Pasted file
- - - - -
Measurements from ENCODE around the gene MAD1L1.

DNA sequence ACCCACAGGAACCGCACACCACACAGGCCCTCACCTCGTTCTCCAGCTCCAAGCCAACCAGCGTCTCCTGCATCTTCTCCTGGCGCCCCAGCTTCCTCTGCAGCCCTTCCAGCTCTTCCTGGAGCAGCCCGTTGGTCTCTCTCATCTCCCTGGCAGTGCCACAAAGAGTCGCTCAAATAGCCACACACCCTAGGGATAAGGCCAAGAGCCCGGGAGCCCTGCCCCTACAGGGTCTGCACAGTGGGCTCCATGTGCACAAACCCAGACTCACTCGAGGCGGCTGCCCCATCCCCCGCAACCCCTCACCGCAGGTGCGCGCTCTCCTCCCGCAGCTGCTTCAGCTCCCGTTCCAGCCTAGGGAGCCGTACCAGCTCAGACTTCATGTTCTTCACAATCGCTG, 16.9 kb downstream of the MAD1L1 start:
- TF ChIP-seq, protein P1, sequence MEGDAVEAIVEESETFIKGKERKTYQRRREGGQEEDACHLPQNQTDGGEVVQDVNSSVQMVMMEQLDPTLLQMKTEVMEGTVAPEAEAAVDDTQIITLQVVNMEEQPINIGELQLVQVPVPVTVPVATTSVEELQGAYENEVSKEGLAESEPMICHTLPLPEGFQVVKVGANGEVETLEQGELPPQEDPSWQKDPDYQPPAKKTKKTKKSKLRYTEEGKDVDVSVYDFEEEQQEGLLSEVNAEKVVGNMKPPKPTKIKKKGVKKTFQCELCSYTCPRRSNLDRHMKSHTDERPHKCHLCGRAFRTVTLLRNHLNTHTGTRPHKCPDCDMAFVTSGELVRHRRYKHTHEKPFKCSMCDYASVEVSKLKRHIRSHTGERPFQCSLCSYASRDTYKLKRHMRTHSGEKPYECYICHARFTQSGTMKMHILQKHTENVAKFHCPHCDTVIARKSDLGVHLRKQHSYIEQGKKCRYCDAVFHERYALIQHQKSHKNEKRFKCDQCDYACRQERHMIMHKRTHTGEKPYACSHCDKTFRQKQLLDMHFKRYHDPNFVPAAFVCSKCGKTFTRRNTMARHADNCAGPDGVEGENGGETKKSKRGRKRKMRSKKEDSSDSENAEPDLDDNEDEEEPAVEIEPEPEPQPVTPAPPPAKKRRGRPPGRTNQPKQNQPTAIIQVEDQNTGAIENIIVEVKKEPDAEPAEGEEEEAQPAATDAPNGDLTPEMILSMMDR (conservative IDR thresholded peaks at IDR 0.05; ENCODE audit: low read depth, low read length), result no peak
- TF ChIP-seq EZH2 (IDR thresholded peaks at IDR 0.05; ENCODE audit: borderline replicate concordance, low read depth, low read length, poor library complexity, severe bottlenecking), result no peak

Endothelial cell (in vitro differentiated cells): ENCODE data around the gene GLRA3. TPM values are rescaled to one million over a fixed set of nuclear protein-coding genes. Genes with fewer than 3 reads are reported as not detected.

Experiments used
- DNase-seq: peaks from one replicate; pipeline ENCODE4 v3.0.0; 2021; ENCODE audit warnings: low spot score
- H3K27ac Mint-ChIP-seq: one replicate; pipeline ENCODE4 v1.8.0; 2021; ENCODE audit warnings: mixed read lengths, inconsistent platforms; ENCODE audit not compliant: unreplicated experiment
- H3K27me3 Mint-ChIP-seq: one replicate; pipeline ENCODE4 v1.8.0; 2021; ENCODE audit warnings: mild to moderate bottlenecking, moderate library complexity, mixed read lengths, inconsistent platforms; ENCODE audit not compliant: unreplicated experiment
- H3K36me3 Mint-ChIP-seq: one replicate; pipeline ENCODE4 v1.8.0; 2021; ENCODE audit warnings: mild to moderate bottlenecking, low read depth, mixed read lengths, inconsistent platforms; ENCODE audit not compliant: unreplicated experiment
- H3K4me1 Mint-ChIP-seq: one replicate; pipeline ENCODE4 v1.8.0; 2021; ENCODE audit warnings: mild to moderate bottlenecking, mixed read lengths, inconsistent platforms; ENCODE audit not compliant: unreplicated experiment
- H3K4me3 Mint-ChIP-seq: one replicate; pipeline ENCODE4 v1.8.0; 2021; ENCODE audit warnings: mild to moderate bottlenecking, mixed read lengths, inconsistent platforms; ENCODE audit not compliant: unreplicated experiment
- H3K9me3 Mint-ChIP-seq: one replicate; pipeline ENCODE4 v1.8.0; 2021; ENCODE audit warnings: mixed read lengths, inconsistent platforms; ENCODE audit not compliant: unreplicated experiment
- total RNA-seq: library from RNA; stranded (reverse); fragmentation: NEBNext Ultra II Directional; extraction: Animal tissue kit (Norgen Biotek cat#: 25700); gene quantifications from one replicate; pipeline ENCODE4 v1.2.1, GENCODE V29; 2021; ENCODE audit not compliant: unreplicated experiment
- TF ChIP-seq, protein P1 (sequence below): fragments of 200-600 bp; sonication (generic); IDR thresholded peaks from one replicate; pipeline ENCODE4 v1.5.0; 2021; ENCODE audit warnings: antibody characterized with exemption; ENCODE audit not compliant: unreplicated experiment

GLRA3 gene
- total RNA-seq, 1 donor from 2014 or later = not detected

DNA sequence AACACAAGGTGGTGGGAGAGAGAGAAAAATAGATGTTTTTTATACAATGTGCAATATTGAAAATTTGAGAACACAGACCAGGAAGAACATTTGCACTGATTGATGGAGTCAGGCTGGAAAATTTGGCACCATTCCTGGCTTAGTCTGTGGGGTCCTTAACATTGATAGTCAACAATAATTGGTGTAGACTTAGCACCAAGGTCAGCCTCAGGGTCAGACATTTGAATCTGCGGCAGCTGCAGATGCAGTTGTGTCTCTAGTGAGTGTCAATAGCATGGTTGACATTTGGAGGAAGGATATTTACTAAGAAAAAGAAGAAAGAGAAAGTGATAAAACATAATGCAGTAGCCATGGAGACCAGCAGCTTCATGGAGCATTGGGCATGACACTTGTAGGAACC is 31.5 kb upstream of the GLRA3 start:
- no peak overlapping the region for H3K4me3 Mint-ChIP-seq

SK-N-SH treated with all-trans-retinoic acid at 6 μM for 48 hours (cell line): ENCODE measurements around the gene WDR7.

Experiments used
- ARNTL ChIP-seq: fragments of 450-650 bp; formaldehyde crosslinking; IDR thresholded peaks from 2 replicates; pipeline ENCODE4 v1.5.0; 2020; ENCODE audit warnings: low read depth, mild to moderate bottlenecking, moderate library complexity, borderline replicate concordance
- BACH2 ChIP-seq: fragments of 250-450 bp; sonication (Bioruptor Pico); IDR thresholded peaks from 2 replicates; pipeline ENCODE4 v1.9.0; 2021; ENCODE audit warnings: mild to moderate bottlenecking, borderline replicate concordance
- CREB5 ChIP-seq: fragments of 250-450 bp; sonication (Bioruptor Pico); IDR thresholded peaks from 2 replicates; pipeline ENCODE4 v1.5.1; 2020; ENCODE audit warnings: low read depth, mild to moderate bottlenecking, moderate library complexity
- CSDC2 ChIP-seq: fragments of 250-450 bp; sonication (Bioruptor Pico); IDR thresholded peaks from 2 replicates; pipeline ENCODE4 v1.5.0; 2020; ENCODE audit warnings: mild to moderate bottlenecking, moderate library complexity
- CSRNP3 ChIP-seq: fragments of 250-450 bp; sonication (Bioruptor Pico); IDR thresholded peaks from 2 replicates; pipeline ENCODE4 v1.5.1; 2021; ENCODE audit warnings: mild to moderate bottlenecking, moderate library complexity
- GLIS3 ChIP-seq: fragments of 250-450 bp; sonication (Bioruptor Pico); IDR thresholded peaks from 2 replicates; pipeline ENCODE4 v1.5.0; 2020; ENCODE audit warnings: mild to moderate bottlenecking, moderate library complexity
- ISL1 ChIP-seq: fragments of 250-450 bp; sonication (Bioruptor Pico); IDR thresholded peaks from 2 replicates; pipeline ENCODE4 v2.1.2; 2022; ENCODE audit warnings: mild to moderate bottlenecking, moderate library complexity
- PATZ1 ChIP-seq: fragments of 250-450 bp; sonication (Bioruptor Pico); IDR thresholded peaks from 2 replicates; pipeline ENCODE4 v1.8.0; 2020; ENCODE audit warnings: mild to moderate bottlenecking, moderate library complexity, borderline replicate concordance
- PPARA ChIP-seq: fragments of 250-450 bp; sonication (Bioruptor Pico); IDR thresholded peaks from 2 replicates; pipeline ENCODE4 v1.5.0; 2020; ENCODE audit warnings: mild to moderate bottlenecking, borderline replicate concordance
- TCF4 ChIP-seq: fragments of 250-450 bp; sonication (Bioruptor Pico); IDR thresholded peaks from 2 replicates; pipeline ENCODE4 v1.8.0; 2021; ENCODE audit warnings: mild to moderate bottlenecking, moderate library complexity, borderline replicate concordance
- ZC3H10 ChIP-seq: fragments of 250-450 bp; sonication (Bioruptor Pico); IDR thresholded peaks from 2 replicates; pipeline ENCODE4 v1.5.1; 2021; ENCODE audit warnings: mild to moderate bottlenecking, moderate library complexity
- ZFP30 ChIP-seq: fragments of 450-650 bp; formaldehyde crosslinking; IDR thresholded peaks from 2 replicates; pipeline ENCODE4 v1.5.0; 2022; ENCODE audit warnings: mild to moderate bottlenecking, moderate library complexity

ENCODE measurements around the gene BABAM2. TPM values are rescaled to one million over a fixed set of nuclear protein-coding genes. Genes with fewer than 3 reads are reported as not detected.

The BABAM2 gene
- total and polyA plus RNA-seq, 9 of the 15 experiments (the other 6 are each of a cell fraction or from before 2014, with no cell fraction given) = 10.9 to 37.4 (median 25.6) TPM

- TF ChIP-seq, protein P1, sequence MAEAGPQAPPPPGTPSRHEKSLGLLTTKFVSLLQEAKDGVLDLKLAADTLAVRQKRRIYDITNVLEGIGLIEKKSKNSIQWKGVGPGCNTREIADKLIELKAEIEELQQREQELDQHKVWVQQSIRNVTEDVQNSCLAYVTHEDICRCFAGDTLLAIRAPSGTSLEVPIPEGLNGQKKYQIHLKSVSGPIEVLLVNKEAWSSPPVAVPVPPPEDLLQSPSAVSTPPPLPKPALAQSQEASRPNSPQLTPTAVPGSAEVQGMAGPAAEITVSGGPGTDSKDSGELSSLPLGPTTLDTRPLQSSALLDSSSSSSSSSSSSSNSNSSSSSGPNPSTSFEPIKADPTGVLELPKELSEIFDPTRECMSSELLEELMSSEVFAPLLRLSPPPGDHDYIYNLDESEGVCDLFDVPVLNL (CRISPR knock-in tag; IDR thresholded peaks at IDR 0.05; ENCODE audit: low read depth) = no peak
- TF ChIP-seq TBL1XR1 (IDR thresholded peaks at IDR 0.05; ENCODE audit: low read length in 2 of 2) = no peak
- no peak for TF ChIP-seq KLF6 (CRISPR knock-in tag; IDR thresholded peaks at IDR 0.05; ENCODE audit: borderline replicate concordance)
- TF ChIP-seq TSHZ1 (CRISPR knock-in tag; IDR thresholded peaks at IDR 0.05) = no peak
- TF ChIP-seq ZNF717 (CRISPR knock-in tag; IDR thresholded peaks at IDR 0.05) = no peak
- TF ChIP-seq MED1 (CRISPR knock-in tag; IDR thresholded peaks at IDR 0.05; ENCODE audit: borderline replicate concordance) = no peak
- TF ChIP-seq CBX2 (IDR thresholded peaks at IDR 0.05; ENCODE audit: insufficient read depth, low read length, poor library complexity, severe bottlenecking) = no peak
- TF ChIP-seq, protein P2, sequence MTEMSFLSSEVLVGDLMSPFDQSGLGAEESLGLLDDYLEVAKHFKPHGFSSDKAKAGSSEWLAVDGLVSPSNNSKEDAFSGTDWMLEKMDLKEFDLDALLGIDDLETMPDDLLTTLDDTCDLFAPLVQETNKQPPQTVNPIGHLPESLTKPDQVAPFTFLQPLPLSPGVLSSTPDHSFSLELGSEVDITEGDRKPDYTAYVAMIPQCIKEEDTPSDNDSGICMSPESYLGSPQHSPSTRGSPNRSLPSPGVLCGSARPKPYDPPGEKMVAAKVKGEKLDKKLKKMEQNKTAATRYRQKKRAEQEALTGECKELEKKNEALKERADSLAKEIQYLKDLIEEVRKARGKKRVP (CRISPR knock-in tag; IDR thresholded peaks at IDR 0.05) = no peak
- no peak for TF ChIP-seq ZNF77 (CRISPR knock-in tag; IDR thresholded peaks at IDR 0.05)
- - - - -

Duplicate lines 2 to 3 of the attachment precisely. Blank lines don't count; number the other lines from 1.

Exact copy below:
DNA sequence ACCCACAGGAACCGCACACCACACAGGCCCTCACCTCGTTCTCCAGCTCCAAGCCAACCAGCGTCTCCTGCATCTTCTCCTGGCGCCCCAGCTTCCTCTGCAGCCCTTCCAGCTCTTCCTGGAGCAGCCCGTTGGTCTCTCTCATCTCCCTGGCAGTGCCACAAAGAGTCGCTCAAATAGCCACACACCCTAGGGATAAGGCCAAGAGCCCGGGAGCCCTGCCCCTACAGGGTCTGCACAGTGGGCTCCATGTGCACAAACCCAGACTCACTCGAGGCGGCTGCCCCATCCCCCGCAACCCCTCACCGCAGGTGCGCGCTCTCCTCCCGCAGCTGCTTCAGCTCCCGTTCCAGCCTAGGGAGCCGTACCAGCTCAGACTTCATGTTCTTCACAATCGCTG, 16.9 kb downstream of the MAD1L1 start:
- TF ChIP-seq, protein P1, sequence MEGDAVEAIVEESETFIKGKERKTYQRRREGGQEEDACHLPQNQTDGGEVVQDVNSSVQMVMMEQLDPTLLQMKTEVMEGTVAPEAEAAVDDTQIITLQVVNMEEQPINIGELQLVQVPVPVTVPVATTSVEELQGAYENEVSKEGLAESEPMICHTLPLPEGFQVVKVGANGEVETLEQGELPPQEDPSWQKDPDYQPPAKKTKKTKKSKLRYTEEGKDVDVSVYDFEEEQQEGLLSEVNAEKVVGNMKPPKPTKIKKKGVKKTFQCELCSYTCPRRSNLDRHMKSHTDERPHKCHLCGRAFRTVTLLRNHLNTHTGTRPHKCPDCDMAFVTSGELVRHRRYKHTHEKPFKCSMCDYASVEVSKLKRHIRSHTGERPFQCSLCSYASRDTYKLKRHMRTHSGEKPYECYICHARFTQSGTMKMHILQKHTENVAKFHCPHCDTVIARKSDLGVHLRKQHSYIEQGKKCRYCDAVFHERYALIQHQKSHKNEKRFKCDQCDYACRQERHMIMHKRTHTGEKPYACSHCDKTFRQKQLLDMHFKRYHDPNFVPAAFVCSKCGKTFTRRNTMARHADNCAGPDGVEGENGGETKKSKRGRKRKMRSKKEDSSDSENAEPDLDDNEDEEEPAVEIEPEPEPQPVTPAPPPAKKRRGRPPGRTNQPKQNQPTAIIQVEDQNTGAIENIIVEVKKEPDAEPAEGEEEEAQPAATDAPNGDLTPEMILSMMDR (conservative IDR thresholded peaks at IDR 0.05; ENCODE audit: low read depth, low read length), result no peak